More Thoughts on Ron, Steve and McMaster/Clarke Genealogy and DNA

My last Blog on the McMaster/Clarke family was my 200th Blog on genetic genealogy. I was surprised that it was the first on Clarke DNA. The Blog focused on my McMaster and Clarke family and also on Ron and Steve. Ron and Steve both have McMaster and Clarke ancestors as do I. Neither the McMaster nor Clarke connection to me is cut and dry. However, there are big DNA matches between me, Ron and Steve. Usually, when I do these comparisons, I do them in Gedmatch.com as they make it easy to do comparisons and they have good DNA comparison tools. However, in this case, Ron tested at Ancestry and also has his results at MyHeritage. Steve tested at 23andme. He would be willing to post his results at gedmatch.com or MyHeritage, but those sites are not ready to take the new 23andme DNA results.

McMaster/McMasters/MacMaster: Scottish or Irish?

First, here is the tree which shows how I think that Steve, Ron and I are related on the McMaster side.

Ron and Steve both had traditions that their ancestors were Scottish and not Irish. I am quite sure that they were Scottish, but that between their time in Scotland and the US, they lived in Ireland for quite a while. This is based on the fact that I have traced the McMasters back to Kilmactranny Parish in County Sligo to the early 1700’s. Here are some other pieces of evidence that indicate that Steve and Ron’s McMaster ancestry is more directly from Ireland:

  1. Steve and Ron’s ancestor Edward’s Naturalization Papers state that he was from Count Sligo:

2. Edward’s marriage states that he and his wife were from Ireland:

3. Edward’s son Frederick William’s birth record shows that both his parents were from Ireland.

4. Edward’s son Stanley Edward’s 1881 birth record shows that both his parents were from Ireland. By the way he shared a birthday with me. At that time Stanley’s mom was listed as Sadie.

5. Edward’s daughter Alice Jane’s 1885 birth record shows that both his parents were from Ireland.

6. Edward’s son Thomas Leroy’s birth record shows that both his parents were from Ireland.

7.  Edward’s daughter Edna Clark’s birth record shows that both his parents were from Ireland.

8. The 1880 Census shows that Edward McMaster and his wife were born in Ireland as well as both of their parents.

The 1900 Census is the first one that mentions that Edward was born in Scotland and Celia in England.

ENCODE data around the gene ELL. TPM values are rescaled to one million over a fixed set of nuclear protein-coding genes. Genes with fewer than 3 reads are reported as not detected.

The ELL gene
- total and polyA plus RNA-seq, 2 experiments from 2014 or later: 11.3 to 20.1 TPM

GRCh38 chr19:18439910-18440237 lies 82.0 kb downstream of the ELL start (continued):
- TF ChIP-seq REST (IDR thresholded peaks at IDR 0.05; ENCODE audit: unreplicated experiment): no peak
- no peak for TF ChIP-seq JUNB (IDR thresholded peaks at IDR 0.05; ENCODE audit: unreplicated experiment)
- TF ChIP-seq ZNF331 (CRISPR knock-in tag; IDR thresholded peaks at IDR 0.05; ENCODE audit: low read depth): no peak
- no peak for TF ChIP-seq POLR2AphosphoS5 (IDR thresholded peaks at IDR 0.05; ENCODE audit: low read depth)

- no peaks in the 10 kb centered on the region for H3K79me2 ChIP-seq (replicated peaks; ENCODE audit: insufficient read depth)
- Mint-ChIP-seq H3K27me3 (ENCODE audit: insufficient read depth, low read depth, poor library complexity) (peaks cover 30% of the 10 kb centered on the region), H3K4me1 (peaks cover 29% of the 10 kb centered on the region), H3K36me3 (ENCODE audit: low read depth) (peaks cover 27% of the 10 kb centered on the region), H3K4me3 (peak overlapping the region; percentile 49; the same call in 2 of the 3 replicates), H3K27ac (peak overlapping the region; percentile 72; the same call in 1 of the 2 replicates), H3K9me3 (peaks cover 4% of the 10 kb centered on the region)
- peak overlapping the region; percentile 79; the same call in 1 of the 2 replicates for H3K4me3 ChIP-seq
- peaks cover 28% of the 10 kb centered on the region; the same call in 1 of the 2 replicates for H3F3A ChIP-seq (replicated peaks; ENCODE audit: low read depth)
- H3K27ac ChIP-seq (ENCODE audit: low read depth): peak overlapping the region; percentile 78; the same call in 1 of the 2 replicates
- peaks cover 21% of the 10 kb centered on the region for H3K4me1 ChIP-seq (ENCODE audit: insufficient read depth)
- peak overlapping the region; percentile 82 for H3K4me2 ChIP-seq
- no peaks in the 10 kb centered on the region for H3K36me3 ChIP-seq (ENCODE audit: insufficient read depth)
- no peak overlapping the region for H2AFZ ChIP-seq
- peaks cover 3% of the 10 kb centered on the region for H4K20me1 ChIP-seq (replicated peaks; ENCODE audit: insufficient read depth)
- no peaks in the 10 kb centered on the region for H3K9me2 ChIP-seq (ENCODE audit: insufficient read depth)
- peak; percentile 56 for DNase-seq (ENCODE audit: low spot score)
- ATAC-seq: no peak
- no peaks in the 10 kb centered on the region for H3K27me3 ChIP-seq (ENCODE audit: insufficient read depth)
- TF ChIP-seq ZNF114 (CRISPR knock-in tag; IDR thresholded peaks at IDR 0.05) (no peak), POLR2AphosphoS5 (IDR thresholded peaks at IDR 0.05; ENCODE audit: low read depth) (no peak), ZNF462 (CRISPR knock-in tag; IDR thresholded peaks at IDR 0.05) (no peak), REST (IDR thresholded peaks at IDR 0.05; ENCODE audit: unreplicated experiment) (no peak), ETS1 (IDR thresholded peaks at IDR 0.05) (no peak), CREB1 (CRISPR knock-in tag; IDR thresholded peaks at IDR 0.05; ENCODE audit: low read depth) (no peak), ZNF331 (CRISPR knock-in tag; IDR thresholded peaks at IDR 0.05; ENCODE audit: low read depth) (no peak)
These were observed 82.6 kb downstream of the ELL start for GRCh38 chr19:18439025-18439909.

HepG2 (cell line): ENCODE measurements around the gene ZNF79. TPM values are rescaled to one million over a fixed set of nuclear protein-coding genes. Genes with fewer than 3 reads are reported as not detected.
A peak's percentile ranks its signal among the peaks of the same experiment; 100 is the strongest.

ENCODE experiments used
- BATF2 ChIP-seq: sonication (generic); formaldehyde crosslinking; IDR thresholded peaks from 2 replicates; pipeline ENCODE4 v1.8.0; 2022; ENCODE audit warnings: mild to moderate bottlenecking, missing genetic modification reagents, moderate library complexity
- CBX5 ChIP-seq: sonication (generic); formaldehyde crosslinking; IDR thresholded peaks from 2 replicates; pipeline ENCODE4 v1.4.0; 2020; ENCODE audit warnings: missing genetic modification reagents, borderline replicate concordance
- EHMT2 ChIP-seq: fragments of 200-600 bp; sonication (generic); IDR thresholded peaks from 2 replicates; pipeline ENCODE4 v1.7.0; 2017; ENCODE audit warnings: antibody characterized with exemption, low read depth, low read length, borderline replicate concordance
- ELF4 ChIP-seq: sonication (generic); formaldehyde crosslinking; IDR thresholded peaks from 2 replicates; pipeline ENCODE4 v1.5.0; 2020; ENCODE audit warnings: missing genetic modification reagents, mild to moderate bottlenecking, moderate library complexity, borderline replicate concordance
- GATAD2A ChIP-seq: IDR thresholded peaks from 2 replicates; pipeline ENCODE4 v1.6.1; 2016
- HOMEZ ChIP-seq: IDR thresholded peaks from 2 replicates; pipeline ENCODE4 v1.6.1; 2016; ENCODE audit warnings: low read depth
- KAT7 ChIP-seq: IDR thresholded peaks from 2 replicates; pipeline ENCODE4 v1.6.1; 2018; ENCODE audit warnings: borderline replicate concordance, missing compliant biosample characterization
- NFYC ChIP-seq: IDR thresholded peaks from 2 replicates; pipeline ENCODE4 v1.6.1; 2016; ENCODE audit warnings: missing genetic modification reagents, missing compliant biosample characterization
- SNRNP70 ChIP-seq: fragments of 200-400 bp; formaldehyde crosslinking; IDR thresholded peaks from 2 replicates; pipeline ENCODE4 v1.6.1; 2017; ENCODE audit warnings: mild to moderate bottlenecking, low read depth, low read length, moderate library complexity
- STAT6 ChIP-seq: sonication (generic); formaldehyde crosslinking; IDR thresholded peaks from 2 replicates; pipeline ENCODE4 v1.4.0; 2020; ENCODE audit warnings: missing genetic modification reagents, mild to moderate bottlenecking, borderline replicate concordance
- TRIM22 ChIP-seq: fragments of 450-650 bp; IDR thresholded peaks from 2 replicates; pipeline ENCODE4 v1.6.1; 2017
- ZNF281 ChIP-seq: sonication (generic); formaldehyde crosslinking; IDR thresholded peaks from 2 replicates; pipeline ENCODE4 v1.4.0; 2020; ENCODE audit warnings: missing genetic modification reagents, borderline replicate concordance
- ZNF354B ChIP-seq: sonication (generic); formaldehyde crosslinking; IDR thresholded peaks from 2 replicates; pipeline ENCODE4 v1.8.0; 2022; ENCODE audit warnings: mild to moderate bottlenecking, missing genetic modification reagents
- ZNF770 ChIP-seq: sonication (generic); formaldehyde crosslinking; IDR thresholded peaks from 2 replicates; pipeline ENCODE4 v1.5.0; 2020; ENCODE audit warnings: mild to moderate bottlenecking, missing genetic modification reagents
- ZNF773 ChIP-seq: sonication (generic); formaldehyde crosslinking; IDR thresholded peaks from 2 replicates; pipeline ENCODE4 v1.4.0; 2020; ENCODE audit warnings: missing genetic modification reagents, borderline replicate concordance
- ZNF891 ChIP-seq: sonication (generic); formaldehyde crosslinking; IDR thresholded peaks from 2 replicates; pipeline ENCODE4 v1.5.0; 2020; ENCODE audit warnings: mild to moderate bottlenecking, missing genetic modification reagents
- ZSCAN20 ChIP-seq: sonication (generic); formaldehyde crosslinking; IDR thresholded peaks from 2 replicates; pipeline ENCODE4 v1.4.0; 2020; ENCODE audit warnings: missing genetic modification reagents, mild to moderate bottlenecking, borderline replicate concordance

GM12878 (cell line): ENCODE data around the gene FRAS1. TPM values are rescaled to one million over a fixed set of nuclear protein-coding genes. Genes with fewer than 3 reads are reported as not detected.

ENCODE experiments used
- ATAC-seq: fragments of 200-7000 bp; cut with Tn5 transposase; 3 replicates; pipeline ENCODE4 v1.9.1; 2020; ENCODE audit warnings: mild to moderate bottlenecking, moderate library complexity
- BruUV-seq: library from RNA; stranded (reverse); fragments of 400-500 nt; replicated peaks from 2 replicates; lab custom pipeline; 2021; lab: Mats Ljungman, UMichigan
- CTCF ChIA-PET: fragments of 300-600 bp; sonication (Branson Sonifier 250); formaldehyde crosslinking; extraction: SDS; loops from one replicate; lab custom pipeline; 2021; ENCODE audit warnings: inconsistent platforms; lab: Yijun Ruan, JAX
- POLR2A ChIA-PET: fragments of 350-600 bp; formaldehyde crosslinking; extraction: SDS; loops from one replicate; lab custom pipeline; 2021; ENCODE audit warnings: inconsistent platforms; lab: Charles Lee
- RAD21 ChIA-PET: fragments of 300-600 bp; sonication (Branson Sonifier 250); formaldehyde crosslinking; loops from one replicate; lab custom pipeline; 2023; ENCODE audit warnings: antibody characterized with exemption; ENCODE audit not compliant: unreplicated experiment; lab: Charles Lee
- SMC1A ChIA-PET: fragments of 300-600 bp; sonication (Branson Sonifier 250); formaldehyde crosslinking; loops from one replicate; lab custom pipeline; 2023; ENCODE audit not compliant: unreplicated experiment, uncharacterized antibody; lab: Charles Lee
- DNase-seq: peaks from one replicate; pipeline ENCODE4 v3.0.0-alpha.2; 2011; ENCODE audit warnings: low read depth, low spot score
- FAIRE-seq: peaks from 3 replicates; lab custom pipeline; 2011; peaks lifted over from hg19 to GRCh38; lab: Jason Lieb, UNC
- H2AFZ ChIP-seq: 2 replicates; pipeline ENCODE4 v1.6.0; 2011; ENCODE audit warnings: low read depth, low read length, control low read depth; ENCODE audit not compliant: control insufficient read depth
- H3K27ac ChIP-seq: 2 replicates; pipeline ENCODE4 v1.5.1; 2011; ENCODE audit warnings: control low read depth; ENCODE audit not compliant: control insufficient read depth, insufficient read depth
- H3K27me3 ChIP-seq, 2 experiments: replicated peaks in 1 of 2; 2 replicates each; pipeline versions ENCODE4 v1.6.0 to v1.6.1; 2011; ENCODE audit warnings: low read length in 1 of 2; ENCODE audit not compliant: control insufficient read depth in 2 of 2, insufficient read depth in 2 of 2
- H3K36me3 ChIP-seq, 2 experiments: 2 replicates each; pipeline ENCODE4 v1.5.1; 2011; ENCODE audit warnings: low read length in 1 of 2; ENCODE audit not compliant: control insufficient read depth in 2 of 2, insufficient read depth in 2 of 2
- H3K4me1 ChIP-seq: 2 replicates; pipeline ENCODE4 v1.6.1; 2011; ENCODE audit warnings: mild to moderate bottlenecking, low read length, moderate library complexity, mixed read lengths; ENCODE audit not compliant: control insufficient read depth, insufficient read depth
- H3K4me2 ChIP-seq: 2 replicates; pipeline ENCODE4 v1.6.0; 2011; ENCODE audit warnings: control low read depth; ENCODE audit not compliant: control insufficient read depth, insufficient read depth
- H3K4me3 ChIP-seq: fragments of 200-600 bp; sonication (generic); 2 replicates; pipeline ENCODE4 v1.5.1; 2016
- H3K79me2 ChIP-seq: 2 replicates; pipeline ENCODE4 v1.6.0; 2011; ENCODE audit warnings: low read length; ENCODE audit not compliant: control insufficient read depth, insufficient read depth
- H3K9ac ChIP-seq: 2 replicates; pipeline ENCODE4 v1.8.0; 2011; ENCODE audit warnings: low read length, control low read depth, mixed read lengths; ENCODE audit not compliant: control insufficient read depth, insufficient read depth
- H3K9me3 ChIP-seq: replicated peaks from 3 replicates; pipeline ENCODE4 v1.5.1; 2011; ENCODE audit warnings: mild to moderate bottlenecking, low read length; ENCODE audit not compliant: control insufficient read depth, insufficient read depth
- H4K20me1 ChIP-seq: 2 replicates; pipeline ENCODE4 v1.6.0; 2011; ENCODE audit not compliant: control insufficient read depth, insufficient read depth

9. The 1889 death record for Edward’s son Frederick W McMaster has both his parents born in Ireland.

This seems to show that most the records indicate that Edward and Celia were born in Ireland as were both their parents.

The Clarke Side

In my previous Blog, I favored this tree to match up my tree with Steve and Ron’s:

This has me as a third cousin with Ron. That is consistent with our DNA matches. However, I don’t have a good paper trail. Celia does list her mother as Jane on her wedding record. However, she gives her father as James rather than Thomas Clarke.

Interestingly, one tree at ancestry does have a Celia as the daughter of Thomas Clarke and Jane Spratt:

I recognize the owner of the tree as someone I have corresponded with in the past and who knows quite a bit about the Clarke family.  However, Margaret my great-grandmother is missing as well as Jane. Also the owner has no references for Celia.

However, I did check my records. I have the memoir of the daughter of William and Catherine pictured above. She does mention Celia here:

In another part of the memoir, she mentions the children but in a different order:

Unfortunately, she gives no further detail on Celia other that she knew them all. I take that to mean that Celia lived in the Boston area. I favor the first listing above of the children as it has Celia first who was apparently born around 1856. This gives me more confidence that it was this Celia that married Edward Mcmaster.

Back to the DNA

It is possible to triangulate DNA. This happens when three people match each other on the same segment. When that happens, there is almost always a shared ancestor. The problem is figuring out who that ancestor is.

I match both Stephen and Ron on Chromosome 4:

These are both from my match list. In order for this to be triangulation, Ron would also have to match Steve. I assume that this is the case, but cannot prove it. Assuming that this is triangulation, this may indicate a Clarke ancestor.  I say this due to the large match with Ron indicating a closer relationship and the fact that my McMaster relatives that aren’t related to the Clarkes do not match here.

Steven and Ron both match me on Chromosome 6, but the matches don’t overlap. So I can’t show triangulation there.

I match both Stephen and Ron on Chromosome 18:

Again, it is not a large overlap, but there is an overlap showing that we have a common ancestor out there somewhere.

Does the Triangulation Indicate a McMaster Or Clarke Ancestor?

That is what I would like to know. If my cousin Paul triangulated with Steve and Ron, it would indicate a McMaster ancestor as Paul has no Clarke ancestor. Unfortunately, Steve tested at 23andme and Paul did not.

How I Match Ron and Paul at MyHeritage

When I put Ron and Paul into my matching chromosome browser, it shows that I do not match Ron and Paul in the same place. That means that we do not triangulate. That also means that it is possible that I am matching Paul on the McMaster side and Ron on the Clarke side. Unfortunately, something cannot be proved by not matching, but it could give a clue.

I match Ron on red and Paul on yellow. As I mentioned, I have no overlapping segments with Ron and Paul. Of special interest is Chromosome 7. My match switches over from yellow. Here is an enlargement of that segment and what it may mean:

Again, these are my matches. I am matching Paul in yellow. This could be Frazer as Ron doesn’t have Frazer DNA from what I can tell. My Paul [Frazer?] match stops and my Ron [Clarke?] match starts. This is a possible Frazer/Clarke recombination point that my father had and he passed down to me. Another possibility would be a Frazer/McMaster recombination point, but that doesn’t make as much sense as that should have been passed down to both Paul and me(?)

Here is how Paul likelly matches on the McMaster Tree:

Does Paul Match Ron or Stephen by DNA?

It looks like they don’t match by DNA. At MyHeritage, Ron is one of my closest matches: